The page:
Omitting axillary dissection
Micrometastasis and axillary surgery
Vivana Galimberti had an oral presentation about the prospective trial IBCSG 23-01: axillary lymph node dissection versus sentinel only in patients with micrometastases in the sentinel, 10 year data. A total of 931 patients with micrometastases in the sentinel lymph node were included. There were no significant differences comparing axillary dissection with sentinel biopsy regarding disease-free survival events (25% versus 22%), local recurrence (3% both) or regional recurrence (0.6% versus 2%) as shown in Table 1. Interestingly Galimberti also showed data for mastectomized patients (n = 86) and patients receiving breast conservation showing no difference with or without axillary dissection regarding ipsilateral axillary events in these two groups. Thus, axillary dissection in patients with micrometastases in the sentinel lymph node and breast conservation is not necessary. These data also strongly suggest that this is true for patients after mastectomy.
Oncologic outcome comparing axillary dissection with sentinel lymph node biopsy only in patients with micrometastases in the sentinel lymph node
N = 467
N = 464
Involved nodes and axillary surgery
Vikhepatil showed data from 5694 patients having at least one macro- or micrometastasis between 2008 and 2012 analyzed from their Swedish cancer database. The authors evaluated the risk of non-sentinel lymph node metastases according to the number of positive sentinel lymph nodes. There was a correlation in the number of sentinel lymph node metastases and non-sentinel metastases (non-SNB metastases in 35, 49 and 66% comparing 1SNB+, 2SNB+ or 3SNB+).
Neoadjuvant therapy and axillary surgery
The first analysis of the French prospective SERC trial comparing sentinel only with axillary dissection in sentinel lymph node metastasized women demonstrated that the risk of non-sentinel lymph node metastases in patients with sentinel lymph node macrometastasis was different comparing high-risk women after neoadjuvant chemotherapy (9%) and women with adjuvant chemotherapy (29%). Low-risk women without any type of chemotherapy had the lowest risk (7%) of non-sentinel lymph node macrometastases. This suggests that we may also think about further trials omitting axillary dissection in patients with sentinel metastasis after neoadjuvant therapy, especially in estrogen receptor negative patients as those have the lowest risk of two or more axillary metastases after neoadjuvant therapy (poster by Namura). In any case all women have to be radiological nodal negative after neoadjuvant chemotherapy.
Resection margin definition
Resection margin and local recurrence
Vicini presented their meta-analysis including 38 trials with 55,302 women regarding resection margin and risk of local recurrence. This analysis was different from the large analysis by Houssami as Vicini et al. included 5 more trials and presented updated data from 2 other trials with a total of 20,000 more women. The statistical analysis was very complex and also criticized by Monica Morrow during the discussion. Vicini et al. showed that negative margins in general had significantly fewer local recurrences compared to positive margins. When comparing different resection margins in mm (<1 with >1, <2 with >2, <5 versus >5), all groups were significantly different with a HR of 0.43 to 0.53. The largest significant difference was found between <2 and >2 mm. However the crude rates of 5‑year local recurrence rate in patients with negative margins comparing 1, 2 and 5 mm resection margins were similar (3.5, 3.3 and 3.2%). During the discussion the author concluded that the optimal margin for a low local recurrence rate is 2 mm; however re-resection should be done according to current guidelines (tumor on ink). With a median re-resection rate of 41% in these trials I would strongly challenge the accuracy of mm description. As long as there are no prospective comparative trials we should stick to the definition “no tumor on ink”.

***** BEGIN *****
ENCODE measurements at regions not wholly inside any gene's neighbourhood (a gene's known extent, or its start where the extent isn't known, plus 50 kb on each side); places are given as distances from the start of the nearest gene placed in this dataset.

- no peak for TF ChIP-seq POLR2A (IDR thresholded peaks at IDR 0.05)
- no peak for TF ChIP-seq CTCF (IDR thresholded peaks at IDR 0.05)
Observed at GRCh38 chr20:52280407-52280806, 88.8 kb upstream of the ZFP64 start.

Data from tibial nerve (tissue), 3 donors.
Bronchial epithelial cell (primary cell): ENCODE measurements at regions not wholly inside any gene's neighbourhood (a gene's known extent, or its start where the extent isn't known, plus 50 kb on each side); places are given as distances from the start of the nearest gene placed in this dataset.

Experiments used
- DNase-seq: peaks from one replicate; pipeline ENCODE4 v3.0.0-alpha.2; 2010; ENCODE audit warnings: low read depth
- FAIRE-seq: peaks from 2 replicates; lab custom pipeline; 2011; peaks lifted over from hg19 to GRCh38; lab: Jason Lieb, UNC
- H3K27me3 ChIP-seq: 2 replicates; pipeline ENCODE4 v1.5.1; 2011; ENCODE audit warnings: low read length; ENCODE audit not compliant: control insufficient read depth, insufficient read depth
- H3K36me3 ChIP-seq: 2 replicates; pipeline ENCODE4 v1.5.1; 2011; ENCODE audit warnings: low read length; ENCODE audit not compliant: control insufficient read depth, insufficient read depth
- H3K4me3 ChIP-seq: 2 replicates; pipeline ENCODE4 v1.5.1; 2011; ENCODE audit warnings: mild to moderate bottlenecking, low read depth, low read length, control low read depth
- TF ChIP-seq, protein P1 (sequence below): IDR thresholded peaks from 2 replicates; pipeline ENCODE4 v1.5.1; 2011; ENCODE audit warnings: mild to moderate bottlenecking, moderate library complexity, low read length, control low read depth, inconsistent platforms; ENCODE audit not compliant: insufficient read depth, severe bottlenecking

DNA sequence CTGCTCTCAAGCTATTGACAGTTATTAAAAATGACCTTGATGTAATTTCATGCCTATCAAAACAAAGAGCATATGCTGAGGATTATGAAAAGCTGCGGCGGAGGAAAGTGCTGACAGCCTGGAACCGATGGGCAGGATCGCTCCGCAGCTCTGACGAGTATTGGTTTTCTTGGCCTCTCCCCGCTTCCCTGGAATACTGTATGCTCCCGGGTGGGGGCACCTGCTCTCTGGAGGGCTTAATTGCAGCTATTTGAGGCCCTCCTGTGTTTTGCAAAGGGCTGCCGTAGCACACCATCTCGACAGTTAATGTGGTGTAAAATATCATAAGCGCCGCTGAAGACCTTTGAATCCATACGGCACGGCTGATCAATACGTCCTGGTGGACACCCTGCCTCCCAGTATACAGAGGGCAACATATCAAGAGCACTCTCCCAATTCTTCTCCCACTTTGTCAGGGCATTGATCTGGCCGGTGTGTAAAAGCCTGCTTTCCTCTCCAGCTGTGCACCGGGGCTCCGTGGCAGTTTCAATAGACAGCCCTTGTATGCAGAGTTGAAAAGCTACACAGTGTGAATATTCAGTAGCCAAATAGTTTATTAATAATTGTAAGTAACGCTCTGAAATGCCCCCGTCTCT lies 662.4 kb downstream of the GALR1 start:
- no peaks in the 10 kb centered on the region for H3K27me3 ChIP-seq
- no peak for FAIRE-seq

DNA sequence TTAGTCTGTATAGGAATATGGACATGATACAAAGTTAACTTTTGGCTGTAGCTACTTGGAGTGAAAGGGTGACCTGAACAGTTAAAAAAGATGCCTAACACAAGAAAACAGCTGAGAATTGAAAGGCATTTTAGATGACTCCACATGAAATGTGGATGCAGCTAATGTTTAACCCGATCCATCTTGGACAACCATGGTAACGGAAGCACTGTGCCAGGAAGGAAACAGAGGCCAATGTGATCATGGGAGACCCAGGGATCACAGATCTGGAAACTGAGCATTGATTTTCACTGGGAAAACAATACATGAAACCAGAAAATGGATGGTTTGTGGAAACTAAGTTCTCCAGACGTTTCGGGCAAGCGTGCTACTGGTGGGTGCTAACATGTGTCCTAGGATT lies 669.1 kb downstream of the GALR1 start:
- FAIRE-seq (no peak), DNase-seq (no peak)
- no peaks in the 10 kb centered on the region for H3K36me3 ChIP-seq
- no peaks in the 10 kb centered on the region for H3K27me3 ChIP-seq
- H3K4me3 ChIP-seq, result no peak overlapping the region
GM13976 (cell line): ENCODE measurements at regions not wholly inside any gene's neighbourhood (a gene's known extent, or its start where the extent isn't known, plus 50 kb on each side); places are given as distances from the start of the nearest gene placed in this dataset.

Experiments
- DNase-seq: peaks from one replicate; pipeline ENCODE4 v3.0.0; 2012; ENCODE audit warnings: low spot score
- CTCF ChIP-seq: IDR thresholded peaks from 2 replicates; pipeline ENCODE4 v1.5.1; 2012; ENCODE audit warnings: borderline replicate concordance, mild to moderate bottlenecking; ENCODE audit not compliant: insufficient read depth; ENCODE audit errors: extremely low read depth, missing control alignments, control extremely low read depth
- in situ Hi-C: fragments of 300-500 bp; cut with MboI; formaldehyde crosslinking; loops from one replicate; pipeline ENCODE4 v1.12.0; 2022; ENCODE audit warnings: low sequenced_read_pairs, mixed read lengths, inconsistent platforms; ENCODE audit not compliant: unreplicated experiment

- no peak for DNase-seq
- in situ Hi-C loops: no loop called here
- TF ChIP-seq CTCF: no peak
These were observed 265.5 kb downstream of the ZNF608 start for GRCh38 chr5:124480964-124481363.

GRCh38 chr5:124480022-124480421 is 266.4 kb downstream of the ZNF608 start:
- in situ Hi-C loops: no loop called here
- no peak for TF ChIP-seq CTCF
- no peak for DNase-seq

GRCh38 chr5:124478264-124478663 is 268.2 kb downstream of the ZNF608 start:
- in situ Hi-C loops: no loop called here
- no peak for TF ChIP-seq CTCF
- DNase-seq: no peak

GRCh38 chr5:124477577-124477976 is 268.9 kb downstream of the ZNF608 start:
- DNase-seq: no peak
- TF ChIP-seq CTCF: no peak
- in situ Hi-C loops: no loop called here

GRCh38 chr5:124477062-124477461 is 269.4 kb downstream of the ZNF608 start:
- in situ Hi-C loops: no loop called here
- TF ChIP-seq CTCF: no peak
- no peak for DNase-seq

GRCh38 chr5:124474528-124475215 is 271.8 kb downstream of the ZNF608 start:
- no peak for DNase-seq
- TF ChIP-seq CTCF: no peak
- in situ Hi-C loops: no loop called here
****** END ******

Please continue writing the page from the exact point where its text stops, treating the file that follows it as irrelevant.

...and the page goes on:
R0 after neoadjuvant therapy
Choi et al. showed a poster about resection margin after neoadjuvant therapy from 382 women who underwent surgery at the Dana Farber Cancer Center. Interestingly there was no significant difference between close margins (<2 mm, 6%), patients with pathologic complete resection (= pCR; 1%) and negative margins >2 mm (3%). These data are in line with our own analysis from the Medical University Vienna (unpublished data). Data suggest that breast conservation is safe in patients with pCR and worse in patients with residual disease and close margins; however due to the low number of patients there were no statistical differences. Larger meta-analyses are warranted to draw conclusions.
Radiotherapy and low risk
Wärnberg prospectively validated a multigenomic biological signature within the SweDCIS trial predicting efficacy of radiotherapy (RT) after surgery. Women diagnosed with ductal carcinoma in situ (DCIS) and treated with breast conservation ± RT were stratified into clinically relevant low and elevated risk groups (Swedish DCIS risk score ≤3 vs >3). Women in the elevated risk group had twice the treatment benefit from RT (HR 0.24), while the low risk group had no benefit from RT (HR 0.83; Table 2).
The 10-year radiotherapy (RT) benefit in women from the SweDCIS trial
DS risk groups
In situ or IBC events
Low risk group (DS ≤ 3)
Elevated risk group (DS > 3)
Lalani evaluated 3262 women with DCIS and evaluate the impact of tumor size on recurrence risk in a population of women with pure DCIS treated by breast conservation alone or with radiotherapy (RT). Median follow-up was 13 years (IQR 8‑15 years). On multivariable analyses adjusted for age and year of diagnosis, tumor size ≥40 mm was significantly associated with an increased risk of local recurrence (LR) compared to size ≤10 mm (HR = 2.5, 95%CI: 1.64–3.81). There was a significant interaction between tumor size ≥ 40 mm and RT (p = 0.02) while the effect of RT on 15-year invasive local recurrence in smaller lesions was low (15a invasive local recurrence rate <10 mm 11% without RT and 10% with RT; 11–25 mm: 17% without RT and 9% with RT).